Van Gogh's "Cafe Terrace on La Place de Forum" framed on a Box. Painted in 1888 in Arles, France, the painting is a street scene of a typical French sidewalk café painted under a night sky ablaze with stars. This is the same painting as Item H but presented differently.  Here it is actually framed and comes with it's own small easel stand.  Inside, the artist's brushes, painted.  Retail:  About $213.00.  Our price: $192.90.   

About Vincent Van Gogh: After attempting several careers including selling art in a gallery and studying theology Van Gogh finally arrived at what was to become his life work--becoming an artist. From the beginning his aim was "confoundedly difficult;" he wanted to be an artist who "touched people." In his lifelong correspondence with his brother Theo he spoke of this repeatedly. Contrary to the impression of mental instability that has grown up around him he was a man of "pronounced intellectual tastes who spoke, in addition to his native tongue, English and French, fluently. He was "at home with the works of Shakespeare, George Eliot, Dickens, Balzac and Zola" and had an "enormous knowledge of art ranging from obscure to celebrated painters" over many centuries and from many lands. "Far from being the impetuous, mentally unstable painter of myth, for all but a few months of his working life Van Gogh could be numbered among the most industrious artists of his generation, as well as the most articulate."

Quotations taken from "Van Gogh's Van Gogh's," Masterpieces from the Van Gogh Museum in Amsterdam by Richard Kendall.

I. An Easel Box: "La Yole" by Pierre-Auguste Renoir. This is a detail taken from a larger painting and, in fact, can also be seen in the painting "Oarsmen at Chatou" by Renoir. The upper portion of "Oarsmen" is almost this exact detail. Once again you can see how this group of artists strove to represent the differences created by time and light. For Limoges lovers, it will interest you to know that Renoir was born in Limoges in 1841 and when he was 13 years old he began work as a painter in a Paris porcelain factory.. It was there that he learned to use the light, bright, fresh colors that later distinguished his work. Retail: Upwards of $213.00. Our price: $193.90.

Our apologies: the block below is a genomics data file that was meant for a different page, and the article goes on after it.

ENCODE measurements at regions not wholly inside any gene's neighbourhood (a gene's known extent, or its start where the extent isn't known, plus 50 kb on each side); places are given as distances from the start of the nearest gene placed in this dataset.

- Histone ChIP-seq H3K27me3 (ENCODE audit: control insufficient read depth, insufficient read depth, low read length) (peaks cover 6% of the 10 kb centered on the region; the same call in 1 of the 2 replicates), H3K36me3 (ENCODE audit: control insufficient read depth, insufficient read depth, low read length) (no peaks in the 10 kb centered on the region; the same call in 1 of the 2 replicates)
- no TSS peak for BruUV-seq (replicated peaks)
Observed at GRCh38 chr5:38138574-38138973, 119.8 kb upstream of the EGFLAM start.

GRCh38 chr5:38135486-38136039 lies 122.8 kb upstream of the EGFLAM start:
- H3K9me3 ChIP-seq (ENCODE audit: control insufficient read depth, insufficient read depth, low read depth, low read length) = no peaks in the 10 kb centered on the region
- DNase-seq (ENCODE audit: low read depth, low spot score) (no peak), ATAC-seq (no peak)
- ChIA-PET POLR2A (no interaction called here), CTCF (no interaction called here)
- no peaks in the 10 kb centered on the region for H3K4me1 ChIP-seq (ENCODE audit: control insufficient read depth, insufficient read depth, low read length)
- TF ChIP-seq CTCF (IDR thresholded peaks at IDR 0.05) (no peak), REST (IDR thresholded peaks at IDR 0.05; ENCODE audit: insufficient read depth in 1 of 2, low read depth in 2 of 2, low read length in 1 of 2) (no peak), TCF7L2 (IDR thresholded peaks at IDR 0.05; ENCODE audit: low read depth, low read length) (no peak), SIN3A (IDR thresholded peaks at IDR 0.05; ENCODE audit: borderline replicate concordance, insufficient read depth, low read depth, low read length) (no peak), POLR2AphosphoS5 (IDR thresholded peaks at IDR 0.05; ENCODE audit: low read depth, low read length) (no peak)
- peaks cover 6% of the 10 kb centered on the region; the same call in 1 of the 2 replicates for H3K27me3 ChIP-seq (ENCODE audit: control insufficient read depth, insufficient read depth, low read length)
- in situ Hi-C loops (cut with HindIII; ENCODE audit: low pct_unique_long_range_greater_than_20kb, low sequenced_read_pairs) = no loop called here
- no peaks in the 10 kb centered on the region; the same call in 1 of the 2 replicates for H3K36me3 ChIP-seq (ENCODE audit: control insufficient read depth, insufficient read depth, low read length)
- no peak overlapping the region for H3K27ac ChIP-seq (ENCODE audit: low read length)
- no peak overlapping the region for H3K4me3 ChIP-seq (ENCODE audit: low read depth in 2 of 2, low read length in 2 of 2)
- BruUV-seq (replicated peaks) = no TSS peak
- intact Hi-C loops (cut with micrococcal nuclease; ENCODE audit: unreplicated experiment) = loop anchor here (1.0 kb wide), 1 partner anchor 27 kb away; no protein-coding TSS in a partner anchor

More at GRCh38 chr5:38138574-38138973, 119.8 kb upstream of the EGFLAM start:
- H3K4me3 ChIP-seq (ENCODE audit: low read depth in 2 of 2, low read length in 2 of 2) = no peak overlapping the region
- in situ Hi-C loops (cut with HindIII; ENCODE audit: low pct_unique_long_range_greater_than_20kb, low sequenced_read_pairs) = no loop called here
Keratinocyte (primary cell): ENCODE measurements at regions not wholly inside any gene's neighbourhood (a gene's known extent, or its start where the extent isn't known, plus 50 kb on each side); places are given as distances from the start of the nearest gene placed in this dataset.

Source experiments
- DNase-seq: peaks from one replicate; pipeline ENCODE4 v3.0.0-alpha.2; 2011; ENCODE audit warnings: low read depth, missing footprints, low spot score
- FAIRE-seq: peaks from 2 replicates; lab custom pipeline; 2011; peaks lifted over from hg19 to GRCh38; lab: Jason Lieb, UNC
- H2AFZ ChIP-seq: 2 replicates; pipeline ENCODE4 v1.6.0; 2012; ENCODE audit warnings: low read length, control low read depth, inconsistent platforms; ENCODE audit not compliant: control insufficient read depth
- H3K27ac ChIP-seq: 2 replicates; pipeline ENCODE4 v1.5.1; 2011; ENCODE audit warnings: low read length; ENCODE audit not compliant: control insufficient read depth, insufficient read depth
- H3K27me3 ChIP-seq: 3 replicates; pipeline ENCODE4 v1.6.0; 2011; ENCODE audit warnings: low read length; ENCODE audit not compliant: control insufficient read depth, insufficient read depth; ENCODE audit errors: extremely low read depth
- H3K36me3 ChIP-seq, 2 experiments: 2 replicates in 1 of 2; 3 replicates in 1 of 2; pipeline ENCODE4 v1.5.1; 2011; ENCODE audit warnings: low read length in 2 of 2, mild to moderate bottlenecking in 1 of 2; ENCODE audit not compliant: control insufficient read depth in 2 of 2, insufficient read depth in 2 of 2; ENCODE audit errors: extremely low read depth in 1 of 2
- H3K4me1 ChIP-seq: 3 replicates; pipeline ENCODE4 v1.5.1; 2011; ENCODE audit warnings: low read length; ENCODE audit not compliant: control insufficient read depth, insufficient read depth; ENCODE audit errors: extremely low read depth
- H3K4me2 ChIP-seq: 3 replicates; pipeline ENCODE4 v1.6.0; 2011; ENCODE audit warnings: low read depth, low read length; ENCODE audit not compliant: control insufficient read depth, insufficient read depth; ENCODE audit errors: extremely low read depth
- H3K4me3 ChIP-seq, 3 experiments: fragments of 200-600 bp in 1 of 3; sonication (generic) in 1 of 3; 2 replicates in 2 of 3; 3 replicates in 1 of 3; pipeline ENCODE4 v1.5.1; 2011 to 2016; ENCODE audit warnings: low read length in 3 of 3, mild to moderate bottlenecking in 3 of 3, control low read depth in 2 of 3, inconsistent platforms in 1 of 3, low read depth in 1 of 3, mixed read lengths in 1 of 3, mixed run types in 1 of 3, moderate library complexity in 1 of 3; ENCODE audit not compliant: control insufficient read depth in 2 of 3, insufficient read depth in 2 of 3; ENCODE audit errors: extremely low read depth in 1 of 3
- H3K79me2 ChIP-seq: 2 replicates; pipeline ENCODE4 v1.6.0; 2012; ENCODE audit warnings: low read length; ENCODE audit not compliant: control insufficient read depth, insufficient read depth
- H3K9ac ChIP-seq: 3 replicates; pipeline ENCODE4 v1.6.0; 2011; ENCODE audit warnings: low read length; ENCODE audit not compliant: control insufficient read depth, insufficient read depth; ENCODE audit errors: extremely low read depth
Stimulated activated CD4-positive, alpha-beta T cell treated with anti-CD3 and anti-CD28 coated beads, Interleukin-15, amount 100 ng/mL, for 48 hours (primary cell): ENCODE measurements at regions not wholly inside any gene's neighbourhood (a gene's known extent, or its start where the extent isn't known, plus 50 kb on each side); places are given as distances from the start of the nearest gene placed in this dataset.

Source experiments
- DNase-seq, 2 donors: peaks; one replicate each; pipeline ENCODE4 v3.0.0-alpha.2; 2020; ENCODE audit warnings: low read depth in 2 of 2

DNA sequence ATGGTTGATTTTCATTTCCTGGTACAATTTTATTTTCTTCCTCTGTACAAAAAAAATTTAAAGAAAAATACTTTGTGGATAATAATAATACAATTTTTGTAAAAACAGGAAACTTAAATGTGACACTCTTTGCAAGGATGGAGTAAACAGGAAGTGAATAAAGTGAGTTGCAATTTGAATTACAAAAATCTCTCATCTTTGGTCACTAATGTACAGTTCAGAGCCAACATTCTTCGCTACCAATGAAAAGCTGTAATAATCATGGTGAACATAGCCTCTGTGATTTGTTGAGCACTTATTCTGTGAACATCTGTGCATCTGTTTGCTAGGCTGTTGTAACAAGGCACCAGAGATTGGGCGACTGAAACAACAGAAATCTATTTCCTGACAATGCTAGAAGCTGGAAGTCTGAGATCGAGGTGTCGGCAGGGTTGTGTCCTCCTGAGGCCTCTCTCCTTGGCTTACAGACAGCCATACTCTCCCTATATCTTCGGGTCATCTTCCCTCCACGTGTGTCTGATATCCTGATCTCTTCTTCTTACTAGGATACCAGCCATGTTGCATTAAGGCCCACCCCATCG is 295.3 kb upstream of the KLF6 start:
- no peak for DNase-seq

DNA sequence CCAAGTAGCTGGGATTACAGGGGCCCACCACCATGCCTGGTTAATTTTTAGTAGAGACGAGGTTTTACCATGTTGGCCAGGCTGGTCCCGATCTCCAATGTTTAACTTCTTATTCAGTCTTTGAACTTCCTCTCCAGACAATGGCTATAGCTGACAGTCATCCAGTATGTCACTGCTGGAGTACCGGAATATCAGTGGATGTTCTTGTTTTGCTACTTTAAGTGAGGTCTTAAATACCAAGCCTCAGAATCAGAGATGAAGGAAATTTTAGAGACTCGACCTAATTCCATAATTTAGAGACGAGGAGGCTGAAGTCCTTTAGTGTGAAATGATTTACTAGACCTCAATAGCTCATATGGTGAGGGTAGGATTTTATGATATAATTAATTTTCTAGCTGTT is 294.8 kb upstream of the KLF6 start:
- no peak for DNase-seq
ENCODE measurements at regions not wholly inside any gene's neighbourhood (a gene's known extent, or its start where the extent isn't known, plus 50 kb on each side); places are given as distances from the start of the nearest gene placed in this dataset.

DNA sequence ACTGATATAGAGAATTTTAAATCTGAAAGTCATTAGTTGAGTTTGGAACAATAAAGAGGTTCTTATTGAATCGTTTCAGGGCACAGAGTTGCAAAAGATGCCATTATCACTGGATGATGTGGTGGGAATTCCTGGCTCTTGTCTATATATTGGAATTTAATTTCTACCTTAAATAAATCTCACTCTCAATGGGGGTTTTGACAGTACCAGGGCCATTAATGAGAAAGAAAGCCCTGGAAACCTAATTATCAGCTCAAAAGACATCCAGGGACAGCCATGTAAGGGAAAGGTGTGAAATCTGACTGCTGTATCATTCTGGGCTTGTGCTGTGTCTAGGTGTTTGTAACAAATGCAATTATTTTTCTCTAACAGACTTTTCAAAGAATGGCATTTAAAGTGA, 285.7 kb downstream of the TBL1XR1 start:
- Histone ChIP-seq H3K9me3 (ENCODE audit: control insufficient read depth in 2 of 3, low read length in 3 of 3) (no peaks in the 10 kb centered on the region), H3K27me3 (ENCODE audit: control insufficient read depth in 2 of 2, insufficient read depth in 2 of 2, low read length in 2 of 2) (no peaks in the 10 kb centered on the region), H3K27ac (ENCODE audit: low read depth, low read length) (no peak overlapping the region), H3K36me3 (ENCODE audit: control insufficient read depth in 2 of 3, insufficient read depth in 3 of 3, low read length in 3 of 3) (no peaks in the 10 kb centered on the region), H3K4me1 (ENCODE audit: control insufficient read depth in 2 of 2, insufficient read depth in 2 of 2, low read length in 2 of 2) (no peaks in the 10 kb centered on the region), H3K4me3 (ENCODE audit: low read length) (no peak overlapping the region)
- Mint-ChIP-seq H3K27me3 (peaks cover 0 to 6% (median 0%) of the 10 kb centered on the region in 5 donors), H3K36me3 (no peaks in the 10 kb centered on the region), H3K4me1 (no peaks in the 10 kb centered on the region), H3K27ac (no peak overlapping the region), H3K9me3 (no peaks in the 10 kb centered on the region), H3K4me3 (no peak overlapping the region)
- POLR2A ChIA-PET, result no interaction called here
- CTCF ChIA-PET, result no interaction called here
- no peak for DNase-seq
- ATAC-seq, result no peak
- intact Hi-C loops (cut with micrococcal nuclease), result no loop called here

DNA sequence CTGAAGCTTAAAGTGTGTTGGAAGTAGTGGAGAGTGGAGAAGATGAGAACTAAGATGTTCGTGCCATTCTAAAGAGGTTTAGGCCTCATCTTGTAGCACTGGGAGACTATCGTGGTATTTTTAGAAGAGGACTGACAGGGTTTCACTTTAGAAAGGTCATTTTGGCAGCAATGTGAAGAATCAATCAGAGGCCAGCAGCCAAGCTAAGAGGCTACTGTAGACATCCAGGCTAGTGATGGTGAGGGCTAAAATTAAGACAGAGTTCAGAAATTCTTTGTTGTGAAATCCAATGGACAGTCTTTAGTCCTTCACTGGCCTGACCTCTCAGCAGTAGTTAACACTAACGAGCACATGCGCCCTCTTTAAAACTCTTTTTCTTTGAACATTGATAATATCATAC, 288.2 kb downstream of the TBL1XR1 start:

J. An Easel Box: "Dans La Prairie" by Pierre- Auguste Renoir. In the early days of the Impressionists Renoir was considered to be part of the movement. He painted, as the other Impressionists did, country scenes that were almost by design, meant to lure the Parisians into the country. The railroad had just opened the countryside to the casual day tourist, as well as the Impressionists, who painted the towns and villagers who lived close by the route of the railroad. Of course, that is hindsight. Probably the railroad opened the countryside to the artists and they painted what they saw, casual tourists who were there just for the day as they were, for the most part. The two young girls pictured are fashionably dressed, as tourists would be, and they are "In The Meadow" beneath a flowering fruit tree. Gardens had just begun to become really important to Parisians and the question is, did the Impressionists create the desire for landscaping or were their paintings meant to satisfy an already expressed need? Art historians like political historians have the benefit of hindsight. I have often wondered if they do not attribute actions of people to motives that might only have been discerned after the fact. It is like travelling a road for the second time; you know the way and what will be there when you get there. Retail: Upwards of $213.00. Our price: $192.90.

NOTE: All of the easel boxes have painter's palettes painted inside.